December 1993                                  Volume 5; Issue 22

War or Peace?

Human Rights and Russian Military

Involvement in the "Near Abroad"


The Russian Federation is engaged in military policies in several armed conflicts in the "near abroad" - the countries of the former Soviet Union - that simultaneously protect and violate human rights. Russia inherited command of the far-flung Soviet armed forces after the legal dissolution of the Soviet Union in 1991; it has deployed additional troops as peace-keepers and sent millions of dollars worth of humanitarian assistance to areas of conflict which are now legally separate from Russia, including Georgia, Moldova and Tajikistan. Minister of Foreign Affairs Andrei Kozyrev stated in September that "Russia has made peace-keeping and the protection of human rights... key priorities of its foreign policy, first of all in the territory of the former Soviet Union."1 At the same time, some Russian forces have violated their officially neutral position and joined the fighting, killing and injuring civilians and looting their property, in violation of international law. Some have also made weapons available to parties to the conflicts who are known to violate human rights, thereby escalating the abuses.

In the chaos of post-Soviet reconstruction, nationalist sentiment and power struggles have escalated into full-blown warfare in the Caucasus Mountains - primarily in the Azerbaijani enclave of Nagorno Karabakh and the territories of South Ossetia and Abkhazia in Georgia; in Moldova, a largely Romanian-speaking country in the westernmost part of the former Soviet Union; and in Tajikistan, a mountainous country bordering Afghanistan and China. The conflicts in South Ossetia and Moldova are no longer active, although weapons remain widespread among the civilian population. The other conflicts rage on. All told, thousands of civilians have lost their lives or been wounded, hundreds of thousands have been forced from their homes, and incalculable damage has been done to civilian property in the various armed conflicts that have scarred the territory of the former Soviet Union since 1988.

Although the causes of the conflicts differ greatly, Russian troops have been involved in all of them in varying capacities and to varying degrees. It is difficult to determine at what level permission, if not orders, have been given for abusive conduct by elements of the Russian forces; what is clear is that the Russian government has failed to investigate, let alone prosecute, any reported cases of criminal behavior, suggesting high-level complicity.

Attacks on civilians is the most reprehensible of the abuses committed by elements of the Russian Army abroad. Article 13 (2) of Protocol II additional to the 1949 Geneva Conventions states that "the civilian population as such, as well as individual civilians, shall not be the object of attack." Helsinki Watch has documented that mercenaries from Russia have served with paramilitary forces and attacked civilian objects in Abkhazia, and with money laundered through the "Dniester Moldovan Republic" (DMR). Russian arms and heavy weaponry have been used by paramilitary groups against civilians in these conflicts. We have evidence that these weapons of destruction were sold, bartered, and in some cases given away to paramilitaries by individuals in the Russian armed forces.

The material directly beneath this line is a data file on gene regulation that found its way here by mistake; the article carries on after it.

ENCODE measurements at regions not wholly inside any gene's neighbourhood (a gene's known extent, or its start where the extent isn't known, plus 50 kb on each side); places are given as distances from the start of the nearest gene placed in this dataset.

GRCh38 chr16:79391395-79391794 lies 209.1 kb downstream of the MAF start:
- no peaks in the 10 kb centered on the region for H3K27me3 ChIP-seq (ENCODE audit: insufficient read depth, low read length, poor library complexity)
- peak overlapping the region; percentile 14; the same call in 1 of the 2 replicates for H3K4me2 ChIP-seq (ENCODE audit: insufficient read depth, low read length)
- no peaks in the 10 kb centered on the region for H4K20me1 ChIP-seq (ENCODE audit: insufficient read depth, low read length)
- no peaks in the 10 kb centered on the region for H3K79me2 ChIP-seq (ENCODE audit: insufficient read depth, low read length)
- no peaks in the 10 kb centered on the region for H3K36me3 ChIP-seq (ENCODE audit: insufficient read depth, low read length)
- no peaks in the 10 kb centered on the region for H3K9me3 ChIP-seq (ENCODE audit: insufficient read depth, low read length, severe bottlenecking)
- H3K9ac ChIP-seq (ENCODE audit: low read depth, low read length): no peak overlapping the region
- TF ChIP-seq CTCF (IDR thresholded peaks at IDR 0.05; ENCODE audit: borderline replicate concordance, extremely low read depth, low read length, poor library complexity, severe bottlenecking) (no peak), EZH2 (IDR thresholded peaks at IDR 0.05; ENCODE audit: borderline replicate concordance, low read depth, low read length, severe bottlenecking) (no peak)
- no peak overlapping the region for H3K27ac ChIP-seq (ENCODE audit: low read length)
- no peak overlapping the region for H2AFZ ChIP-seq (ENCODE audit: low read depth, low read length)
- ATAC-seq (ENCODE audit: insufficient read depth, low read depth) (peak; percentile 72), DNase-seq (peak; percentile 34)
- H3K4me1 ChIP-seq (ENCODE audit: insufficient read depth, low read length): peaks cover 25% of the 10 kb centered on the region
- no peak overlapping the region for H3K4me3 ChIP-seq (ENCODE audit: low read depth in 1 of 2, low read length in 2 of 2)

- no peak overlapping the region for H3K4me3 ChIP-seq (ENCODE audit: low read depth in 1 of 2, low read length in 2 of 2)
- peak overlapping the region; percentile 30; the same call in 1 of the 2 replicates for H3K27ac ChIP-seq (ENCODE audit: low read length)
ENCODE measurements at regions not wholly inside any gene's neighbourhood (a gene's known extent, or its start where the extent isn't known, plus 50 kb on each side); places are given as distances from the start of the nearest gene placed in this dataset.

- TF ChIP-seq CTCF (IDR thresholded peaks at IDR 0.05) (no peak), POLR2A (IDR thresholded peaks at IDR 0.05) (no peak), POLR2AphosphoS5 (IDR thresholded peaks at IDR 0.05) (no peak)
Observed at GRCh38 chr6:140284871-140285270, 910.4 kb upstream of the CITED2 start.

Such abuse stands in stark contrast to the benevolent efforts in these and other regions of the former Soviet Union. Russia has mediated peace settlements and deployed peace-keeping troops to areas of armed conflict, in some cases at the request of the government of war-torn countries. Russia has undertaken obligations to provide military assistance to the member countries of the Commonwealth of Independent States (CIS) and to several other countries with which it has signed similar agreements on mutual defense. In addition, Russia has given millions of dollars worth of humanitarian aid and developmental assistance to stricken areas. Such involvement has mitigated great hardships and saved innumerable lives; in several cases, Russian troops have suffered casualties while providing this vital support.

Despite evidence to the contrary, the Russian government has in most cases denied that Russian troops are responsible for some of the violations of international humanitarian law in the "near abroad." In some cases, Moscow authorities have acknowledged that some individual military personnel have defied central command in acting aggressively; in others, the government has justified such actions as self-defense, protection of fellow ethnic Russians, or defense of the right to self-determination. None of these reasons, however, in any way justifies violating the laws of war.

Part of the discrepancy between stated policy goals in the "near abroad" may be explained by the increased autonomy the military establishment has shown in the face ofinstability within the Russian government. Colonel General Matvei Burlakov, commander of the Russian forces in Germany, stated in October of 1993 that the army feels it deserves a restoration of the status it enjoyed during the Cold War.2

Helsinki Watch has investigated violations of international humanitarian law - the laws of war - in situ in Moldova (August 1992)3, Tajikistan (June 1993)4 and Georgia (July-August 1993)5 and has confirmed much of the overwhelming evidence reported by journalists and other observers of the military operations concerning the abusive conduct of some Russian troops there. Helsinki Watch is currently investigating the role of Russia in the five-year war in Nagorno Karabakh as part of its ongoing monitoring of the war.6 The organization does not take a position on territorial disputes.